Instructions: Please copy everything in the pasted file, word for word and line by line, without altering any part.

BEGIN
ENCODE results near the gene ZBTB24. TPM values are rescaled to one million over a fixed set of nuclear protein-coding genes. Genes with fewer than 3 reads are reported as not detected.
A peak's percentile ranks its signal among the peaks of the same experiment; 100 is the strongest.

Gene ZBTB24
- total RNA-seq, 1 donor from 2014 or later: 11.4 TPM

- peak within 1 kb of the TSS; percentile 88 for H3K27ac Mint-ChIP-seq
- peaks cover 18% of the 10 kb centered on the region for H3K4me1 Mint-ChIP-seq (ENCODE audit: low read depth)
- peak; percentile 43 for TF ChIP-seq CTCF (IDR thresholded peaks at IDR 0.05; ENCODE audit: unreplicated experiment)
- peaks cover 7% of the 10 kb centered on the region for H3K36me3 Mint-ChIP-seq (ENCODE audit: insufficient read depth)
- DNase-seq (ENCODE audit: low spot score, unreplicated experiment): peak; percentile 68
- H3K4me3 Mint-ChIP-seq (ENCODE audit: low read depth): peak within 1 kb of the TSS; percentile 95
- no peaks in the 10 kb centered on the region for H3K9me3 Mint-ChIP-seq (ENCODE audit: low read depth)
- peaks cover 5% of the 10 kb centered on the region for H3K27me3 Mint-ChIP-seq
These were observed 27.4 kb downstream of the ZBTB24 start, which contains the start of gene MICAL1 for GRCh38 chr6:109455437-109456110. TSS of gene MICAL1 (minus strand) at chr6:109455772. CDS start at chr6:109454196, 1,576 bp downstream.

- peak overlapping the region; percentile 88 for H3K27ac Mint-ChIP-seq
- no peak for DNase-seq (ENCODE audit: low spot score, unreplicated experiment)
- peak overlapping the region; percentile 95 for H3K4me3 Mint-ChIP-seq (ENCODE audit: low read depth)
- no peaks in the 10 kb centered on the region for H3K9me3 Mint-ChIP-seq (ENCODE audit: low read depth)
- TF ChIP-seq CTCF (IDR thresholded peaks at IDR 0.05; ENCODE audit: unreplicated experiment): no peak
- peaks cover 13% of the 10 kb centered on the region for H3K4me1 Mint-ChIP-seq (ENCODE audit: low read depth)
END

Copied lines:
ENCODE results near the gene ZBTB24. TPM values are rescaled to one million over a fixed set of nuclear protein-coding genes. Genes with fewer than 3 reads are reported as not detected.
A peak's percentile ranks its signal among the peaks of the same experiment; 100 is the strongest.

Gene ZBTB24
- total RNA-seq, 1 donor from 2014 or later: 11.4 TPM

- peak within 1 kb of the TSS; percentile 88 for H3K27ac Mint-ChIP-seq
- peaks cover 18% of the 10 kb centered on the region for H3K4me1 Mint-ChIP-seq (ENCODE audit: low read depth)
- peak; percentile 43 for TF ChIP-seq CTCF (IDR thresholded peaks at IDR 0.05; ENCODE audit: unreplicated experiment)
- peaks cover 7% of the 10 kb centered on the region for H3K36me3 Mint-ChIP-seq (ENCODE audit: insufficient read depth)
- DNase-seq (ENCODE audit: low spot score, unreplicated experiment): peak; percentile 68
- H3K4me3 Mint-ChIP-seq (ENCODE audit: low read depth): peak within 1 kb of the TSS; percentile 95
- no peaks in the 10 kb centered on the region for H3K9me3 Mint-ChIP-seq (ENCODE audit: low read depth)
- peaks cover 5% of the 10 kb centered on the region for H3K27me3 Mint-ChIP-seq
These were observed 27.4 kb downstream of the ZBTB24 start, which contains the start of gene MICAL1 for GRCh38 chr6:109455437-109456110. TSS of gene MICAL1 (minus strand) at chr6:109455772. CDS start at chr6:109454196, 1,576 bp downstream.

- peak overlapping the region; percentile 88 for H3K27ac Mint-ChIP-seq
- no peak for DNase-seq (ENCODE audit: low spot score, unreplicated experiment)
- peak overlapping the region; percentile 95 for H3K4me3 Mint-ChIP-seq (ENCODE audit: low read depth)
- no peaks in the 10 kb centered on the region for H3K9me3 Mint-ChIP-seq (ENCODE audit: low read depth)
- TF ChIP-seq CTCF (IDR thresholded peaks at IDR 0.05; ENCODE audit: unreplicated experiment): no peak
- peaks cover 13% of the 10 kb centered on the region for H3K4me1 Mint-ChIP-seq (ENCODE audit: low read depth)